CHRISTIAN Aid today warns the UK Government against double standards in its engagement on war and peace and demands that it stops selling arms to Saudi Arabia, as well as other states which are violating international law, in breach of its own international commitments, including those to regulate the arms trade.
The call comes as the organisation’s poll undertaken by ComRes found that three in five (61%) British adults think the UK government should stop selling military equipment to Saudi Arabia, which is leading a bombing campaign in Yemen.
Christian Aid is calling out Britain as complicit in the war in Yemen, in direct violation of its own international commitments to regulate its arms exports to states acting illegally and repressively.
And it stresses in the new report, Resourcing war and peace: time to address the UK Government’s double standards, that the UK currently spends about £37bn on its military, or nearly £600 per person per year — in effect spending three times the amount on the military that it spends on aid.
The warnings and conclusions form part of a major new report on peacebuilding to coincide with Christian Aid’s Christmas peacemakers appeal, and alongside campaign by Christian Aid supporters who are sending Christmas cards to the Foreign Secretary, Jeremy Hunt, echoing the demand that the UK immediately ceases to sell arms to the Saudi-led coalition.
This increasingly casts a shadow on the UK Government’s attempts to profile itself as a values-based international actor committed to tackling global conflict. Germany, Sweden, Norway, Belgium, Denmark (future exports only) and Finland have all suspended arms sales to Saudi Arabia, and Canada may follow suit soon. The US Senate has also provoked debate on ongoing support to the Saudi-led coalition in Yemen.
The people of Yemen have been crying out for peace, and the peace talks which conclude in Sweden today [Friday] are an important step towards lasting peace. The billions of dollars of immoral arms deals undermine the likelihood of lasting peace, Yemen has been devastated by the use of weapons – and the UK must cease its arms exports to repressive regimes immediately.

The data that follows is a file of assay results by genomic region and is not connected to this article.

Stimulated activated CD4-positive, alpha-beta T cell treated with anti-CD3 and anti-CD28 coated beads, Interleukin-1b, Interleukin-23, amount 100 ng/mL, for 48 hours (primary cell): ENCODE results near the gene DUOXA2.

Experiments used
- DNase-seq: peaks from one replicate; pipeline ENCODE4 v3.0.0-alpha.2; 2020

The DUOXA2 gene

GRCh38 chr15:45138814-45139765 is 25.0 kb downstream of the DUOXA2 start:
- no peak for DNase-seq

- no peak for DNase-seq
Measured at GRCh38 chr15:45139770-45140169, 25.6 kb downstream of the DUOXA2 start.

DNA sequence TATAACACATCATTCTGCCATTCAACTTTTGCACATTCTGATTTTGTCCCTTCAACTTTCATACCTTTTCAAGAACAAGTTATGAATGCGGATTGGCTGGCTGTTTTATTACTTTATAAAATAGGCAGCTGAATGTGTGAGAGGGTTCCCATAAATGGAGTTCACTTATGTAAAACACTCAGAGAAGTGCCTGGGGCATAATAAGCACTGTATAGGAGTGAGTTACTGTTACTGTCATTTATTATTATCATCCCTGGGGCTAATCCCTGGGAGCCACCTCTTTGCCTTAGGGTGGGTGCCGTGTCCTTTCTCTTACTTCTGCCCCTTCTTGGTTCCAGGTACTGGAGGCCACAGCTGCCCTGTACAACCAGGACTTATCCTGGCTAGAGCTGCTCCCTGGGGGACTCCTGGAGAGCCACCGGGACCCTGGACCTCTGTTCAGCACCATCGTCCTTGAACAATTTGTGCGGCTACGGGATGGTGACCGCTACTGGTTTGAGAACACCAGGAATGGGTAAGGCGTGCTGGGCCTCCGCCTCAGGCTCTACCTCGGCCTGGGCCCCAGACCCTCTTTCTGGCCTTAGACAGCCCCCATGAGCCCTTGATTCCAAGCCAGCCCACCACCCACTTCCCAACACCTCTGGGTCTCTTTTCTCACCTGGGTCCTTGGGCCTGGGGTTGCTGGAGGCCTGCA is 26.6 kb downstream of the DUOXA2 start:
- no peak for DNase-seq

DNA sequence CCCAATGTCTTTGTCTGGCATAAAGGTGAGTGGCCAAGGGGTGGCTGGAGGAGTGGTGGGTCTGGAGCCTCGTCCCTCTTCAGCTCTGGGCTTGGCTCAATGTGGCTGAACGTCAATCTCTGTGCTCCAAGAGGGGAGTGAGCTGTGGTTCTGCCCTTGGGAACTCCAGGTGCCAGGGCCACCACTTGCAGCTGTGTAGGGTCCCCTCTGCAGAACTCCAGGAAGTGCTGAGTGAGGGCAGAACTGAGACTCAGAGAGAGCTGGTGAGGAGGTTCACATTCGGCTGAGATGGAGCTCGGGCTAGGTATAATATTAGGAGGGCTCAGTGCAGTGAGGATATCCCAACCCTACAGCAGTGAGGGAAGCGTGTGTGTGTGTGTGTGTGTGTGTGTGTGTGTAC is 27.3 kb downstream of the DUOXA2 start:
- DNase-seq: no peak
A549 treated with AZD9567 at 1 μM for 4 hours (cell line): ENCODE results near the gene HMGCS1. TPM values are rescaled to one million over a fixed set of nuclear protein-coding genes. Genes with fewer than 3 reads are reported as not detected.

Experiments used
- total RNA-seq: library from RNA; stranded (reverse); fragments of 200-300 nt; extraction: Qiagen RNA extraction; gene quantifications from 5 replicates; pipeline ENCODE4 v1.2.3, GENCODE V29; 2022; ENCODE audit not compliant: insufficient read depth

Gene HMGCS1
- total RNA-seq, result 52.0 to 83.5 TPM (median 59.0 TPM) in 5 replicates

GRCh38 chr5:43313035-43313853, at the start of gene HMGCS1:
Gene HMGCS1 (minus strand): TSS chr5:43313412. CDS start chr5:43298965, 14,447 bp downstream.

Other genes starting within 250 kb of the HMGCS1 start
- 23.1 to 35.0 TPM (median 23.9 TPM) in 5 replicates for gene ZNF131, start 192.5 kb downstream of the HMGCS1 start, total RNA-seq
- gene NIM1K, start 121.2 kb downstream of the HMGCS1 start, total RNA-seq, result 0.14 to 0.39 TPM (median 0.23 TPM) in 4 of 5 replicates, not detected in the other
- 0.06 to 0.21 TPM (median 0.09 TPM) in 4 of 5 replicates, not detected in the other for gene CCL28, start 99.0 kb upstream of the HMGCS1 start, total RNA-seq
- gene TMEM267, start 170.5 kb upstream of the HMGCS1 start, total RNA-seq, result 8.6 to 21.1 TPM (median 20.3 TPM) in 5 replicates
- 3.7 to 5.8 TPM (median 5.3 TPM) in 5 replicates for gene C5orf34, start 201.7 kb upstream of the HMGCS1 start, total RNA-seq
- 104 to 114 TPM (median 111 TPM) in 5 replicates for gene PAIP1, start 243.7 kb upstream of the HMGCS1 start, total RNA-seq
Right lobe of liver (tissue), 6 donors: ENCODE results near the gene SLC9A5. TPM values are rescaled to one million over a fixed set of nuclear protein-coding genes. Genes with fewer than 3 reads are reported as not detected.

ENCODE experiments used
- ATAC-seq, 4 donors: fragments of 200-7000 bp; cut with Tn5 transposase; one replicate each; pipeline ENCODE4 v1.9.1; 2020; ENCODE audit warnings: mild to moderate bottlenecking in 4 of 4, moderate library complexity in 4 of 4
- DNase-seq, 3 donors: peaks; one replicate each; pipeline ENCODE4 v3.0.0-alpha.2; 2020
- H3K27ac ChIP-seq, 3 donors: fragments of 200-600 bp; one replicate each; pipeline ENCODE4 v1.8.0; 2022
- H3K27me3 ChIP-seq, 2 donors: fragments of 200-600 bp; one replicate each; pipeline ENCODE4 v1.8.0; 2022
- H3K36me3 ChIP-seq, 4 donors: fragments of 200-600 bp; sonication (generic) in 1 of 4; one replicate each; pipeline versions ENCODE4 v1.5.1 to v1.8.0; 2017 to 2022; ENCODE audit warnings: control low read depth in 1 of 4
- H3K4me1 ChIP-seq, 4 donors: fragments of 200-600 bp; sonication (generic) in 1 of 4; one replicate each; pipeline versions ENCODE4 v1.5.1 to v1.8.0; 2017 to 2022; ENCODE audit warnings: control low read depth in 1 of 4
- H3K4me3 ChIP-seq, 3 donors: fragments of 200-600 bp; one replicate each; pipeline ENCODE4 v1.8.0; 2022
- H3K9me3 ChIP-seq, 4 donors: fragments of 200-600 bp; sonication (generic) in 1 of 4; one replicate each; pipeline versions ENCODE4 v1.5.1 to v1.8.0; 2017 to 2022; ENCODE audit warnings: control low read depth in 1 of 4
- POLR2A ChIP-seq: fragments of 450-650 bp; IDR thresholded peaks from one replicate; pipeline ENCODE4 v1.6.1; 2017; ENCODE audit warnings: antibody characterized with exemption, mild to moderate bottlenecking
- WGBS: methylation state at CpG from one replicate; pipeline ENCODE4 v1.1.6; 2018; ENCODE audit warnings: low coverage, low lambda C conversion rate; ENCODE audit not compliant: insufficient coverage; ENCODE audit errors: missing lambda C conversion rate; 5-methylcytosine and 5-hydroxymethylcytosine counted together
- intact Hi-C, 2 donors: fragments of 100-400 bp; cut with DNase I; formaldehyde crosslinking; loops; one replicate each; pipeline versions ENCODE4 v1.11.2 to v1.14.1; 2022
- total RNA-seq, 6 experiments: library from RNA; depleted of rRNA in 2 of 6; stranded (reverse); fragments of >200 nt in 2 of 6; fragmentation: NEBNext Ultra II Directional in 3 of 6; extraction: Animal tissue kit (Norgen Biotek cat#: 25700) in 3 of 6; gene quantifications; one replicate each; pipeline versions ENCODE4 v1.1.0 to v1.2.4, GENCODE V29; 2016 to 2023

Meanwhile, this is a crucial moment for the UK as it looks to redefine its relationship with the European Union and the wider world. There is much to celebrate about the UK’s role in aid and development, committing to 0.7% of Gross National Income (GNI) for aid and 50% of its aid budget to conflict-affected states. Yet the UK is on track to be one of the world’s biggest arms dealers – fuelling war instead of peace.
Over the last five years, the UK has sold over two-thirds of its major arms exports to the Gulf Arab States, with Saudi Arabia alone accounting for 49% of all such exports.
Karol Balfe, who leads on Christian Aid’s global peacebuilding programme, said:
“No other arms exporter comes close to this dependence on the Gulf market. In turn, this means that the Royal Saudi Air Force is hugely dependent on British-made aircraft and missiles – maintained and supported in-country by British military and civilian technicians for its own operations.
“The UK Government risks putting its own perceived national security and domestic interests ahead of human security and protection of those living in conflict. In our work, we see that local actors make a huge difference in turning the tide of violence.
“We are heartened to see that the British public is with us on this. With 61% believing these arms sales to Saudi Arabia should stop, we are calling out the UK Government’s immoral policy of arms exports to repressive regimes.”
Rowan Williams, Christian Aid’s chair and the former Archbishop of Canterbury, said:
“We can’t pretend that British involvement in the war is a thing of the past. We may not have experienced the direct effects of war in this country for a lifetime, and we can be thankful for that; but our overseas policies are still helping to support violence and injustice elsewhere in the world, among those least able to defend themselves.